Classic Car Breaks in the Peak District National Park

Classic Car Breaks – Peak District motoring at its finest …

The Peak District was the UK’s first National Park. It covers an area of about 550 square miles. Taking your Classic car breaks in the Peak District will enable you to get a real feel for the towns, villages and countryside of this region of England. There are a variety of roads from trunk roads to unclassified. It is easy to get to as it is close to the M1 in the east, the M6 in the west and the M62 to the north. To the south, you have the A50 and A38.The A6 forms the principle north-south axis within the Peak District whilst east-west is served by the A57, the legendary ‘Snake Pass’ road. One of the great classic car routes of the Peak District is to drive from Sheffield to Glossop, perhaps stopping at the Snake InnĀ  for a spot of something to eat. From Glossop, take the A624 to Chapel-en-le-Frith. From Chapel, you head out on the Castleton road to take in the legendary Winnatt’s Pass. A word of warning, in a classic car, unless the brakes are up to scratch, it can be a bit harrowing as the road is steep. But the scenery is fantastic. But before you head down Winnatt’s Pass, park up near the entrance to the Blue John mine and take a short stroll to see the effect of building a main road on a bedrock of shale. The highways authority officially gave up repairing it in the 1970s.

If time allows, you could stop at the town of Castleton. It is a bit of a honeypot for tourists but that is because it is a great little place. For folk with cash, there are numerous Blue John artifacts to be purchased. Blue John is a version of the mineral fluorite which has been tinted blue by geological action. It is claimed that Castleton is the only place in the UK with Blue John.As well as the mines that produce Blue John, there is the Devil’s Arse Cavern. It was renamed ‘Peak Cavern’ so as not to offend Queen Victoria on one of her annual perambulations. Apparently, it gets its name from the fact that it emits farting noises from time to time – I have never heard a single eposode of wind from the cavern, despite living in the Peak District for 30 years! It has a large entrance, so large that it was a perfect home for ropemakers who undoubtedly sold their wares to the local mines. Some of the old ‘ropewalks’ still exist and the cavern is well worth the entrance fee. From Castleton, you can then head back to Sheffield via Hope and Hathersage.

There is plenty of accommodation in the Peak District, here is a suggestion for somewhere to stay that gives easy access to this itinerary.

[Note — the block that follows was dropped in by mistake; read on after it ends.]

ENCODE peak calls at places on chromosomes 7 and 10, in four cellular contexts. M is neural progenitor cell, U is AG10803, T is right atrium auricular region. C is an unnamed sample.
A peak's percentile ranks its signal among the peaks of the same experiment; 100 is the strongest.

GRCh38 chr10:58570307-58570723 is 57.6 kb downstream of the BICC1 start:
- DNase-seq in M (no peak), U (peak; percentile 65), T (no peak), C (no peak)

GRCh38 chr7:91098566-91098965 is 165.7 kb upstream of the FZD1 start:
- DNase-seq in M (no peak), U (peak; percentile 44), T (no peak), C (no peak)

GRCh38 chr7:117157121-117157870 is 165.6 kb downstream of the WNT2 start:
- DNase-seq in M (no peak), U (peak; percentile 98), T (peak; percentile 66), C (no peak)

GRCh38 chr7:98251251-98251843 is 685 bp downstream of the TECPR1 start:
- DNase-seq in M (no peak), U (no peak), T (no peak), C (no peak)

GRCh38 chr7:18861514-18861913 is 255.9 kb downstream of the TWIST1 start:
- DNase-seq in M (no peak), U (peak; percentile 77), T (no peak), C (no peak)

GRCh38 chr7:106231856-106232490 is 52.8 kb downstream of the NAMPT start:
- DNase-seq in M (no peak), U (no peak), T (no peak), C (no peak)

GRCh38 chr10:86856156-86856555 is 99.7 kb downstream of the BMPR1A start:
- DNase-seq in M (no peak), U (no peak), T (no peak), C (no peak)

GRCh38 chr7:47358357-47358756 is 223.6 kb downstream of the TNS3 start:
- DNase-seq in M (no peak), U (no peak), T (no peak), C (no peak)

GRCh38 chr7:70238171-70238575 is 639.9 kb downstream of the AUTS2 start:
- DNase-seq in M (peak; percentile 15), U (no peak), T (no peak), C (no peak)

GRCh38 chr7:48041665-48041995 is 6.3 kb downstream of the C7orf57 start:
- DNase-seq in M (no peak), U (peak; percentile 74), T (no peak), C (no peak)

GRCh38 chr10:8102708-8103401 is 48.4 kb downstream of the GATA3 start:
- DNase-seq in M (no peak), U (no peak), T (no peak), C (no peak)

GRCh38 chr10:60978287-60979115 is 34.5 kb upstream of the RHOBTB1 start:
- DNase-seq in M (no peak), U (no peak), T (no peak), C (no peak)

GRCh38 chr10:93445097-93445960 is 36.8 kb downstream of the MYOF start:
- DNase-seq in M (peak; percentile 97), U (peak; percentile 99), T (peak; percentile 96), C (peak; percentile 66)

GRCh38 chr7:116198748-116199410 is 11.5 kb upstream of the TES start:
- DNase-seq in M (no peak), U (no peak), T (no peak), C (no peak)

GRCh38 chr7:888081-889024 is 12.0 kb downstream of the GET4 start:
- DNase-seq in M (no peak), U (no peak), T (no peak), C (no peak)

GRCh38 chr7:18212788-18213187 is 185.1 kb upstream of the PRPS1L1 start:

The Old Hall Barn Cottages – Winhill View Cottage, Self-Catering, Hope – NE of the Peak District sleeps 1,2,3,4

Barn conversion conveniently situated in the heart of the Peak District in the village of Hope … More information

Classic car breaks in the Peak District are not complete unless you visit the home of the Bakewell Pudding. Allegedly created by accident by a cook who placed the ingredients into a tin in the wrong order, it is different to the Bakewell Tart. I leave it up to you to find the difference between them. The ‘Original Bakewell Pudding Shoppe’ sells local produce as well as the eponymous pudding. There are no car spares shops in Bakewell, however. there are a couple of garages if you are running short of fuel. Plenty of shopping too.

Whilst near Bakewell, the Classic car owner would probably find Haddon Hall and Chatsworth of interest.

A further classic car motoring itinerary from Sheffield would be to drive out to Hathersage on the A 6187, passing the Fox House (reasonable pub food), past the Burbage Valley and Padley Gorge, round Surprise View and into Hathersage. Carry on through the town and turn right at Hope to do the Edale Valley. Edale itself is a great little village and there are toilets at the car park. If you don’t want to tak your classic car up to Mam Nick and down Winnatt’s Pass, go back the way you came. Turn right in Hathersage and head south on the B6001 to Grindleford where you turn right. As you climb out of Grindleford heading towards Calver, there is a nasty right turn on the brow of the hill on a bend which puts you on the road to Eyam. After exploring Eyam, head to Calver via Stoney Middleton on the A623 to Baslow. There are some more toilets and a cafe at the village green. You could take a short diversion to Chatsworth House from here too if you wanted. After a short stretch of the A619, you can then pick up the A621 back to Sheffield.

For motoring in Scotland and the UK in general …

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